It’s bad enough when you hit the Champagne aisle and there are so many manufacturers and labeling terms that just mess with your head. Do I buy Lanson or Mumm? What do they mean by Brut as opposed to Sec? Then they throw this Blanc de Blancs and Blanc de Noirs into the mix. It’s game over at this point for the occasional wine-o!
Well it’s one of those things that as soon as you know it, it’s really easy. There are three main grapes that go into the classic Champagne brew. Two of these are red wine grapes: Pinot Meunier and Pinot Noir. The other one, Chardonnay, is obviously a white wine grape. Easy so far…
For anyone who makes Champagne it becomes a blending exercise of which grapes you want to use and in what measures. The two “extremes” are where you use only Chardonnay, which gets called Blanc De Blancs, and the other is where you only use the red grapes, which gets called Blanc De Noirs.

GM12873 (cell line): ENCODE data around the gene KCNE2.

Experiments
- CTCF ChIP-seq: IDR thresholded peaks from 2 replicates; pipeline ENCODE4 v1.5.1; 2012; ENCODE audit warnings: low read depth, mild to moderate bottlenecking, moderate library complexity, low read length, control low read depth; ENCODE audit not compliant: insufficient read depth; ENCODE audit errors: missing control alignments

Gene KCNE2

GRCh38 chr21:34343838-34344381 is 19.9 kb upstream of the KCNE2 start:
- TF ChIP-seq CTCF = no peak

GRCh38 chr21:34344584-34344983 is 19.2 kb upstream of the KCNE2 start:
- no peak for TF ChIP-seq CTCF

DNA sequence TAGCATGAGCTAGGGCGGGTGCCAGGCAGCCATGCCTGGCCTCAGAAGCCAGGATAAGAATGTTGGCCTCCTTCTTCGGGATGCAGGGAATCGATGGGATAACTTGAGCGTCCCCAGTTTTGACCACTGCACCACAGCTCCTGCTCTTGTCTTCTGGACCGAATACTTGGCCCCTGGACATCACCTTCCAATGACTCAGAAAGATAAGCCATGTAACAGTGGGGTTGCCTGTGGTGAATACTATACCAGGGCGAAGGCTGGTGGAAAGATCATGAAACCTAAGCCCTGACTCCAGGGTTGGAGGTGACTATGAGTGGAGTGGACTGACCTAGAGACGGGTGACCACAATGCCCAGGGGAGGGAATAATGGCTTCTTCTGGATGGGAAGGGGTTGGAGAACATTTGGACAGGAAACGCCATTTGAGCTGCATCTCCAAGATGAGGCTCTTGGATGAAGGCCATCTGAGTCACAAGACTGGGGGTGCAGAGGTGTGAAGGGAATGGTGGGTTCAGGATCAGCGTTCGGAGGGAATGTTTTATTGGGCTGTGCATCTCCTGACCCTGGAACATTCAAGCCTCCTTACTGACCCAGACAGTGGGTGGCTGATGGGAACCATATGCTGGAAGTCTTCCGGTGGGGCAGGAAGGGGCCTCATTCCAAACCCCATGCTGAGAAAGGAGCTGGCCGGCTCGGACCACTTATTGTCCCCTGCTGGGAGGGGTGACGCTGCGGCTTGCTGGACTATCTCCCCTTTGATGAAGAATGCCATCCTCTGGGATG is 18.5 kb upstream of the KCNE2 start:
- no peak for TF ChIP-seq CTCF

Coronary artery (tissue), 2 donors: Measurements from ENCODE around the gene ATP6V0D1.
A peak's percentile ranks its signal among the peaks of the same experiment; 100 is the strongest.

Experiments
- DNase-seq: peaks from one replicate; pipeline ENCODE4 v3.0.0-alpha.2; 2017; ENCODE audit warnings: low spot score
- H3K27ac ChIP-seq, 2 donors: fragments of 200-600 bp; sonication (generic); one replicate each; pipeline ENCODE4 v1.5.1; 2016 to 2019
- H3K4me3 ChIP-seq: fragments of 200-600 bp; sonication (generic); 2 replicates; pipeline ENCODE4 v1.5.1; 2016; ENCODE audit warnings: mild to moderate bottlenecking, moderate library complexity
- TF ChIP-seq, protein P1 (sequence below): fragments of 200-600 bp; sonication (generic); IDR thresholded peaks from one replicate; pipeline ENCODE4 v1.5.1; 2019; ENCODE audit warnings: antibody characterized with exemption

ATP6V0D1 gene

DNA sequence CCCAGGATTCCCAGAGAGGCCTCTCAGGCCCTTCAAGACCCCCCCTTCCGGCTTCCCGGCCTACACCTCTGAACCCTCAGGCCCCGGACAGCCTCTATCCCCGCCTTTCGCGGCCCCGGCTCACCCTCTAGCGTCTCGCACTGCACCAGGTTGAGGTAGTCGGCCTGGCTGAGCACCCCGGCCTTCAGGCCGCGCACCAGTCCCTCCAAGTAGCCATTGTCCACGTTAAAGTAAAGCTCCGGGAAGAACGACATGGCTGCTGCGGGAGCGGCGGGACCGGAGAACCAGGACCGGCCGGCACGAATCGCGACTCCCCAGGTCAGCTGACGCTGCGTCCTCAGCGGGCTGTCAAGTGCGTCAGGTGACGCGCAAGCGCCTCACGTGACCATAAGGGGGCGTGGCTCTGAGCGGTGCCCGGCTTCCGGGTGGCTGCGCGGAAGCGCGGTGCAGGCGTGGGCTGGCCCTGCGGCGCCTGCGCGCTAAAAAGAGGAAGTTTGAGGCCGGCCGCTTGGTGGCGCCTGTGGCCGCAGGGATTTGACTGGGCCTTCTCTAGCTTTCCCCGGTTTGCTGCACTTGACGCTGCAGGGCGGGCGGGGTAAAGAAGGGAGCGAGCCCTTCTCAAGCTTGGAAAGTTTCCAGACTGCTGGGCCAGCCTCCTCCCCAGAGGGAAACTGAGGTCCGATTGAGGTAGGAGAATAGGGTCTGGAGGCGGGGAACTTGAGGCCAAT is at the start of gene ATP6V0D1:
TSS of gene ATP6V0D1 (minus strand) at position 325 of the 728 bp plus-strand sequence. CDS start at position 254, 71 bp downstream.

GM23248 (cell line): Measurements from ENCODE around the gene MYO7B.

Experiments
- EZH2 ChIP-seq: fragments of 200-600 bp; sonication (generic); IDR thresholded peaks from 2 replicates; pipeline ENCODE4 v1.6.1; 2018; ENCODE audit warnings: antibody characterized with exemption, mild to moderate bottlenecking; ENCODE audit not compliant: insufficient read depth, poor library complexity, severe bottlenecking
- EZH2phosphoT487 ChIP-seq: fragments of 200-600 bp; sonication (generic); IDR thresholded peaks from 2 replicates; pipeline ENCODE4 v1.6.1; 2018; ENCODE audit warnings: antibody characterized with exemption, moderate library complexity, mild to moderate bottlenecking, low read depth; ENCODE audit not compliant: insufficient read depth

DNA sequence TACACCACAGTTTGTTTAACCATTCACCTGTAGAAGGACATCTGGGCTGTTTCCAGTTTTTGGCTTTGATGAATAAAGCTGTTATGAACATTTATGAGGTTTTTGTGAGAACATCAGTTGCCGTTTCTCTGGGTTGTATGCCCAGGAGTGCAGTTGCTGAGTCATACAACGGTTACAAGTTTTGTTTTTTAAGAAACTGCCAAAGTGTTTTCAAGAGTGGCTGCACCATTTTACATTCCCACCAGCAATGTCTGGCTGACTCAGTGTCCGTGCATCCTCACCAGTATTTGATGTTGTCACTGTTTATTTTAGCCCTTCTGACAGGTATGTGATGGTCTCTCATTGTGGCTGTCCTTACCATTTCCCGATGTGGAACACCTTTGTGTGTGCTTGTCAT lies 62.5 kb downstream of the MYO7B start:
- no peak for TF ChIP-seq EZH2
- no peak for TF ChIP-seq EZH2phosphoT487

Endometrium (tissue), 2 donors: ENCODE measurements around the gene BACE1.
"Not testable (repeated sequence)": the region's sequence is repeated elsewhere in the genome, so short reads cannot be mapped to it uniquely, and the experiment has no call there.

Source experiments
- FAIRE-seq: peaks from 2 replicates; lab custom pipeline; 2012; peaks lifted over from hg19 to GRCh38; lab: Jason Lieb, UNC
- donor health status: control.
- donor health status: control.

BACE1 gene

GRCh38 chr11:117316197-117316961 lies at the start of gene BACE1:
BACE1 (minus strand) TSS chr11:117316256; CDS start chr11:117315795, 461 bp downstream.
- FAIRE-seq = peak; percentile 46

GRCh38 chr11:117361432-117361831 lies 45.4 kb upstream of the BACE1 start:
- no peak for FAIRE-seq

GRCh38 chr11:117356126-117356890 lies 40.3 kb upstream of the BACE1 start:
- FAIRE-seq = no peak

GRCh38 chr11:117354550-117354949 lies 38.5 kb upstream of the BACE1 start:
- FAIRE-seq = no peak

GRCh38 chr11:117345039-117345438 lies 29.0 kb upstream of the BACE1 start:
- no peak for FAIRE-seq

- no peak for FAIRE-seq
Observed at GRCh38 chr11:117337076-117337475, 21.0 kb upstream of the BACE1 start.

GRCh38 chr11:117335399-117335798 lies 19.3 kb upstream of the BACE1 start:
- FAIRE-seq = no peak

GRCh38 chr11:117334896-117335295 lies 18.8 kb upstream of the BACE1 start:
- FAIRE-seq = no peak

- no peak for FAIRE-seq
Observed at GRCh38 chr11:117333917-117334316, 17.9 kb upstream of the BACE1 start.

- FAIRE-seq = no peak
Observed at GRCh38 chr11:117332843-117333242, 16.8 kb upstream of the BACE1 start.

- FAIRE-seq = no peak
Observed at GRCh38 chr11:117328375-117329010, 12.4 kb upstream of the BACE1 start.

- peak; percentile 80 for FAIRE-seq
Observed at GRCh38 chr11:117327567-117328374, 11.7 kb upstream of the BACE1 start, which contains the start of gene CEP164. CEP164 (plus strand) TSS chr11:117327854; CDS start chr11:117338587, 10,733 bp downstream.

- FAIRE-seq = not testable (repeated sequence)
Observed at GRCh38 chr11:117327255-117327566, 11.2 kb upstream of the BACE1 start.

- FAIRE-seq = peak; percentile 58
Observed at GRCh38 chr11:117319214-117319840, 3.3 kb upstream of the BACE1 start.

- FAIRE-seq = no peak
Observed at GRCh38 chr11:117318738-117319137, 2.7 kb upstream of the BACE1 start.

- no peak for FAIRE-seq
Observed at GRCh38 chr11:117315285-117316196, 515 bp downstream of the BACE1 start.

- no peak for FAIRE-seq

The reason I use Champagne as an example is that it was in this region that the terms started being used. Now though you get sparkling wines from all the way around the world that use the term Blanc De Blancs. It’s not 100% a legally defined thing, but most of the time it means 2 things: firstly it’s made using the traditional method of making sparkling wine (check NWTW #51 for a refresher), and secondly it’s made of 100% Chardonnay (although this last bit is less rigid now).
That wasn’t so hard, was it?
Other Posts in NWTW #53
Photo: Par Excellence Magazine